At the Dena’ina Center in Anchorage Saturday afternoon, U.S. Senator Lisa Murkowski held a hearing of the Senate Committee on Indian Affairs on suicide prevention. Federal and state officials described the high rates of suicide among Alaska Natives, and causes such as adverse childhood experience, alcoholism, and substance abuse.
Sally Smith, from Dillingham, and a board member of the National Indian Health Board, said funding and programs for suicide prevention are fragmented, lack continuity, and don’t address the root causes of suicide. She suggested agencies provide non-competitive grants to small organizations, which she says often lack the staff needed to write grant proposals and reports for federal and state grants.
Evon Peter is a former Gwitchin Athabascan chief and now director of the Maniilaq Youth Leadership program. He described the effects of multi-generation trauma. His mother lived a traditional lifestyle and spoke Athabascan until she was sent to boarding school at age five or six, and later was a victim of sexual abuse. He says his childhood was also full of trauma.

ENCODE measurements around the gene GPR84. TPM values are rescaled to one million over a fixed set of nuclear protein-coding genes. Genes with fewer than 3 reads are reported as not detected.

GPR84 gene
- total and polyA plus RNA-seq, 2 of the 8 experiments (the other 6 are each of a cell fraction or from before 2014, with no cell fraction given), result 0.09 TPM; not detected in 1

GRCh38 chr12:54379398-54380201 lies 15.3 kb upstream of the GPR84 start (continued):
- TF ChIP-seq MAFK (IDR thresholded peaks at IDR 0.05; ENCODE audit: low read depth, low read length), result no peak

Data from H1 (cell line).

Peter says his people had lands and resources taken in an era when they weren’t allowed to vote… and reformers thought the best thing to do for Native Americans was to, “kill the Indian to save the man.”
Tessa Baldwin, a member of the statewide suicide prevention council, said she was just five years old and 20 feet away when her uncle committed suicide. Now, at age 17, she’s had seven people in her life commit suicide, including her boyfriend last year. She says funding would help. For instance teenagers trained as peer helpers could call others having problems if both had cell phones. But she says everyone can do something to prevent suicide immediately and at no cost.
Murkowski says Congress needs to support Alaska Natives in the fight against suicide in any way possible, and she will share Saturday’s testimony with other members of the Senate Committee on Indian Affairs.
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